Transgender Australians Allowed To Serve in the Military

In the United States we’re just now struggling to overturn a ban on gay, bisexual and lesbian people serving in the military, but Australians won that battle almost two decades ago.

But the repeal of Australia’s ban only said that service members couldn’t be discharged due to their sexual orientation. Australia’s military still kept a ban on transgender service members.

Recently, an individual servicemember decided to transition genders. An Australian referral service that assists LGBT service members, called DEFGLIS, helped the service member and advocated for reform.

Cue a decision by Angus Houston, Chief of the Defense Force, revoking Australia’s ban on transgender servicemembers on Monday. The Australian Defense Force (ADF) was the last government agency in Australia that was firing employees for being transgender — so now, at least in theory, transgender people in Australia shouldn’t face any employment discrimination from the government.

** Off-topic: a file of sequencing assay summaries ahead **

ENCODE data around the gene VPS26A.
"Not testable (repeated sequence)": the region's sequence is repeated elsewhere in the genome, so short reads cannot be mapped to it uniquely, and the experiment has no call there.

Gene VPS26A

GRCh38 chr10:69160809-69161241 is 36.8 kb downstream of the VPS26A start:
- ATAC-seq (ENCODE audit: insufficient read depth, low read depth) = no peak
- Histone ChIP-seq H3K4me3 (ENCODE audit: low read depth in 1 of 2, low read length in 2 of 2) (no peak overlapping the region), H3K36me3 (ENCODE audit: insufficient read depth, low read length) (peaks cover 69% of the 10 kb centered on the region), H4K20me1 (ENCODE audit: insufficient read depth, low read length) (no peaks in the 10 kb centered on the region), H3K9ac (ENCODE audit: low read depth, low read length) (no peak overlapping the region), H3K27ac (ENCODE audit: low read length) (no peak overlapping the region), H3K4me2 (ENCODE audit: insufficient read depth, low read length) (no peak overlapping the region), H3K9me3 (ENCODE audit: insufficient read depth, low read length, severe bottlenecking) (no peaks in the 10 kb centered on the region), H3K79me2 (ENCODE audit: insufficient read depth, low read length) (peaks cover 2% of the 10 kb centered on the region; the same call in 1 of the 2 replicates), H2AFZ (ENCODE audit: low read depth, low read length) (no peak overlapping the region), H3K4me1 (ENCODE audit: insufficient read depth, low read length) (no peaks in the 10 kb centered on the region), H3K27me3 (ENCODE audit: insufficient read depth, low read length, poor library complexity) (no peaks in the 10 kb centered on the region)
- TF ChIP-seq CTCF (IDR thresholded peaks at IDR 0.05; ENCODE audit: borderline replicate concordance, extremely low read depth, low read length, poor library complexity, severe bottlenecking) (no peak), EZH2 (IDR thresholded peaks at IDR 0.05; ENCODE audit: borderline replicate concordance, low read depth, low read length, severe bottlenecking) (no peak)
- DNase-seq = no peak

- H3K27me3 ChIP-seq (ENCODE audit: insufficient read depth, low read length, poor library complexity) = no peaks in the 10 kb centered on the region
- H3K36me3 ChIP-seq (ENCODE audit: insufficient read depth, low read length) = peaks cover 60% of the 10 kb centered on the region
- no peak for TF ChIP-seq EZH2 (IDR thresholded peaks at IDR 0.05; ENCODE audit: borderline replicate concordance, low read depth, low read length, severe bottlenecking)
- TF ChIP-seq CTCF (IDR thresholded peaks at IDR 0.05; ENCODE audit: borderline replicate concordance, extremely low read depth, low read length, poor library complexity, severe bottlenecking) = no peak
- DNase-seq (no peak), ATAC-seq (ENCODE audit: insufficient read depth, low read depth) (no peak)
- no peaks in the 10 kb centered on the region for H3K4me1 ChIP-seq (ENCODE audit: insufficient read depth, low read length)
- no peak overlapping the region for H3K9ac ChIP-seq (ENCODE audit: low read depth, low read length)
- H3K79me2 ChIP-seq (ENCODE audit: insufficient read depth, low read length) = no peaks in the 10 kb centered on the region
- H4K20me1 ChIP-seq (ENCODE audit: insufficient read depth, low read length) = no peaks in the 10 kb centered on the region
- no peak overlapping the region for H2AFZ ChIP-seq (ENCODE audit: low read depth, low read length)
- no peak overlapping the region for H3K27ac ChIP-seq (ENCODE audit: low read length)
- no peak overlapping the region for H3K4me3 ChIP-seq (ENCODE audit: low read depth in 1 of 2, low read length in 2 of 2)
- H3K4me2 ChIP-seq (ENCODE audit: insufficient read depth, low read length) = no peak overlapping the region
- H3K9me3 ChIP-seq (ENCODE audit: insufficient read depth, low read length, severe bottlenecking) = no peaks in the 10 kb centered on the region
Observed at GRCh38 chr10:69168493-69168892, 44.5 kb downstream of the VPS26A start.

The policy won’t officially take effect until December. Until then, Houston asked commanders to be more understanding of transgender service members. He instructed that commanders “manage ADF transgender personnel with fairness, respect and dignity… and ensure all personnel are not subjects to unacceptable behavior.”

Australia is far from the only country with military discrimination against transgender service members. Medical discharges for transgender service members has become standard since the DSM III included gender identity disorder in 1980.

And discrimination against transgender people is still commonplace outside the government. But isn’t it amazing that a military policy barring transgender servicemembers was repealed because of one service member who wanted to transition? Houston’s actions also highlight that it is possible to change the situation before new policies are in place, showing respect for transgender servicemembers through his instructions to military commanders.

Photo credit: Wikimedia Commons